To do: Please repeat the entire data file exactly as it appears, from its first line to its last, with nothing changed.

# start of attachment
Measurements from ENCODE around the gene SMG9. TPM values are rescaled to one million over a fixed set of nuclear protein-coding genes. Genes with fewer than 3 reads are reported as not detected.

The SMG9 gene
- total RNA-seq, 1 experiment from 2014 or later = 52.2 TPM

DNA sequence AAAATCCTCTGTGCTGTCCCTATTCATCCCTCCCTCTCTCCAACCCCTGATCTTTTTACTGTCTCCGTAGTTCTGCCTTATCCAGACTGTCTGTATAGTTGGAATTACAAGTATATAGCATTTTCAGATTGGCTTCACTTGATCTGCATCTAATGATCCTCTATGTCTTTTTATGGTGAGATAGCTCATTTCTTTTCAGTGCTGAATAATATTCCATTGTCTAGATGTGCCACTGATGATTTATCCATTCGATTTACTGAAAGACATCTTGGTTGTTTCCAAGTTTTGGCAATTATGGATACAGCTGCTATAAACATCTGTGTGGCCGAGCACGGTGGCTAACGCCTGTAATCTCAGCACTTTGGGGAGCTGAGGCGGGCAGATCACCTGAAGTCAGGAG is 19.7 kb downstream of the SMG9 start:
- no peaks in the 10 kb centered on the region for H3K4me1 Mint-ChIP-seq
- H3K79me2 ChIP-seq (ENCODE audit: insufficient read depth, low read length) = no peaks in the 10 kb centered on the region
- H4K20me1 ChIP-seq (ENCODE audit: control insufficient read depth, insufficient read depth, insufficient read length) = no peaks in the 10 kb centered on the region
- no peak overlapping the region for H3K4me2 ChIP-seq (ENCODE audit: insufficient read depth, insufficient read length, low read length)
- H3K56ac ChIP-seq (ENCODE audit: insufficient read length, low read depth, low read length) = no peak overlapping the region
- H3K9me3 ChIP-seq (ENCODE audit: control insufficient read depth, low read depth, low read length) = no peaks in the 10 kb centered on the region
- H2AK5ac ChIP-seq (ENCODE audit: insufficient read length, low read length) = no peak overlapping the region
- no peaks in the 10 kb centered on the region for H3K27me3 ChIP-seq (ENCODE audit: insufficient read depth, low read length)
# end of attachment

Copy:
Measurements from ENCODE around the gene SMG9. TPM values are rescaled to one million over a fixed set of nuclear protein-coding genes. Genes with fewer than 3 reads are reported as not detected.

The SMG9 gene
- total RNA-seq, 1 experiment from 2014 or later = 52.2 TPM

DNA sequence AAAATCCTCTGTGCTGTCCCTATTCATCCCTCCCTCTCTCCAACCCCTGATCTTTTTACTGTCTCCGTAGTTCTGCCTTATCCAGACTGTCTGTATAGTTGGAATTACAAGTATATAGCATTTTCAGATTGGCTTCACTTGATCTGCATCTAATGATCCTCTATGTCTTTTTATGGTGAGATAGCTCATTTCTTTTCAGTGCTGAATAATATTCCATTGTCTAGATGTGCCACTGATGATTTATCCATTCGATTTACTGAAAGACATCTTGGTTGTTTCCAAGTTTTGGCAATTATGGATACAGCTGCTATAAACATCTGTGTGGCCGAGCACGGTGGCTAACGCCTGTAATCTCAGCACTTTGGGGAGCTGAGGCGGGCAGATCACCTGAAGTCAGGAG is 19.7 kb downstream of the SMG9 start:
- no peaks in the 10 kb centered on the region for H3K4me1 Mint-ChIP-seq
- H3K79me2 ChIP-seq (ENCODE audit: insufficient read depth, low read length) = no peaks in the 10 kb centered on the region
- H4K20me1 ChIP-seq (ENCODE audit: control insufficient read depth, insufficient read depth, insufficient read length) = no peaks in the 10 kb centered on the region
- no peak overlapping the region for H3K4me2 ChIP-seq (ENCODE audit: insufficient read depth, insufficient read length, low read length)
- H3K56ac ChIP-seq (ENCODE audit: insufficient read length, low read depth, low read length) = no peak overlapping the region
- H3K9me3 ChIP-seq (ENCODE audit: control insufficient read depth, low read depth, low read length) = no peaks in the 10 kb centered on the region
- H2AK5ac ChIP-seq (ENCODE audit: insufficient read length, low read length) = no peak overlapping the region
- no peaks in the 10 kb centered on the region for H3K27me3 ChIP-seq (ENCODE audit: insufficient read depth, low read length)